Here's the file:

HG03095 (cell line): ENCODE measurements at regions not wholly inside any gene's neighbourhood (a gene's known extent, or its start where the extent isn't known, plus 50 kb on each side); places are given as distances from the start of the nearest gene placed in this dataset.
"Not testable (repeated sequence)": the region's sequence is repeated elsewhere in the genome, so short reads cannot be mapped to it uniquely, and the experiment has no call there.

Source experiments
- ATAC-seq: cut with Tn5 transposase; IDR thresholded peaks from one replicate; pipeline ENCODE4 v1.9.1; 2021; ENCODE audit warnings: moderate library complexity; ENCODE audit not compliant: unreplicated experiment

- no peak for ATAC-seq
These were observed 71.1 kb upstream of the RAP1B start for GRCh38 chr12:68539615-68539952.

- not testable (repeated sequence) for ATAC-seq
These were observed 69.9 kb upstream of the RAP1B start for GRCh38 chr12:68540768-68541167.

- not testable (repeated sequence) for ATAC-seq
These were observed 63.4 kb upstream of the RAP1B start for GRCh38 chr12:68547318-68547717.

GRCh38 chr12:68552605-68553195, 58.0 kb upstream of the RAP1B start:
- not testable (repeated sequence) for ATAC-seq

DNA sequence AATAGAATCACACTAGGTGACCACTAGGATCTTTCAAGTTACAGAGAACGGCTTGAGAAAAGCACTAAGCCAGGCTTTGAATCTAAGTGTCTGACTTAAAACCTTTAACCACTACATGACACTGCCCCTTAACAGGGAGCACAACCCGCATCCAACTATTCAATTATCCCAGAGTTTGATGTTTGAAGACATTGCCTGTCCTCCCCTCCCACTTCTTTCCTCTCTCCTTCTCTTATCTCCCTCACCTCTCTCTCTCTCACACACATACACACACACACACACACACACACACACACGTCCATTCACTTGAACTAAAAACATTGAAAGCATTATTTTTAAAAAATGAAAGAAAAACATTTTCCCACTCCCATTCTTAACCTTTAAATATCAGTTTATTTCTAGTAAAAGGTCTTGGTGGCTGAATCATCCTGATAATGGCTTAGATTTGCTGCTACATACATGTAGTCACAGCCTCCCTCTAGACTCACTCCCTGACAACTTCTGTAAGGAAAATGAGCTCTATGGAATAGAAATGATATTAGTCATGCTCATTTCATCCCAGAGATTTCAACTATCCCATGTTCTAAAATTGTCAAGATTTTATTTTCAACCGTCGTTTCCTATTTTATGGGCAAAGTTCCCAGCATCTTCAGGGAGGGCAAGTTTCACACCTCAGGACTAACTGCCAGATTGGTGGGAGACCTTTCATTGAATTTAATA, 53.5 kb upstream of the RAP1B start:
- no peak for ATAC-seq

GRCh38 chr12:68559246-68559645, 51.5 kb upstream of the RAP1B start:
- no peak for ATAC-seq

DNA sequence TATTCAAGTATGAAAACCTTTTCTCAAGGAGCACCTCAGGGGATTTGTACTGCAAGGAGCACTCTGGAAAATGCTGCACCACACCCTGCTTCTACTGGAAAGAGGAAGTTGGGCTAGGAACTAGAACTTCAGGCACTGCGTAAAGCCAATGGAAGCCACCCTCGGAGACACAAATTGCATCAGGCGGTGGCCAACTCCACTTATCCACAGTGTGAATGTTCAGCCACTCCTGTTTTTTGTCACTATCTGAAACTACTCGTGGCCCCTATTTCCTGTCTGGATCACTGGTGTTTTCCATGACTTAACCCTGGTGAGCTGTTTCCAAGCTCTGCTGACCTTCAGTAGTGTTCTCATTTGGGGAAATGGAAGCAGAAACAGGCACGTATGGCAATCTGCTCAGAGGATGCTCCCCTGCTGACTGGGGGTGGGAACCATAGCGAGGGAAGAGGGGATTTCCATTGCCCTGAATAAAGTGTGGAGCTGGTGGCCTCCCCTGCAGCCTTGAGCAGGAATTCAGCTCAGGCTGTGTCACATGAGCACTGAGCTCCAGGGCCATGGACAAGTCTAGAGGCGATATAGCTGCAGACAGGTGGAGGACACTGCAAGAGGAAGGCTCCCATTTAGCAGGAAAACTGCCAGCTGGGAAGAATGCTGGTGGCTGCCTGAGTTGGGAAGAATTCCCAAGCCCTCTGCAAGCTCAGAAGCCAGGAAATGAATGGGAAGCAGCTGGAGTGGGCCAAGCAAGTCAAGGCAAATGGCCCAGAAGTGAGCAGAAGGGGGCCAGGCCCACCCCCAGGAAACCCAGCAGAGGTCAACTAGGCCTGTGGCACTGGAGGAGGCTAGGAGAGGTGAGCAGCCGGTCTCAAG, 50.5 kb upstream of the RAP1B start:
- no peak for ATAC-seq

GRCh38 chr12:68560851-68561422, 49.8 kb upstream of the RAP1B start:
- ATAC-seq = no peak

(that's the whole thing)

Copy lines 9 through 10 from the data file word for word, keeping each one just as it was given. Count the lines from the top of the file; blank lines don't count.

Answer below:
- not testable (repeated sequence) for ATAC-seq
These were observed 63.4 kb upstream of the RAP1B start for GRCh38 chr12:68547318-68547717.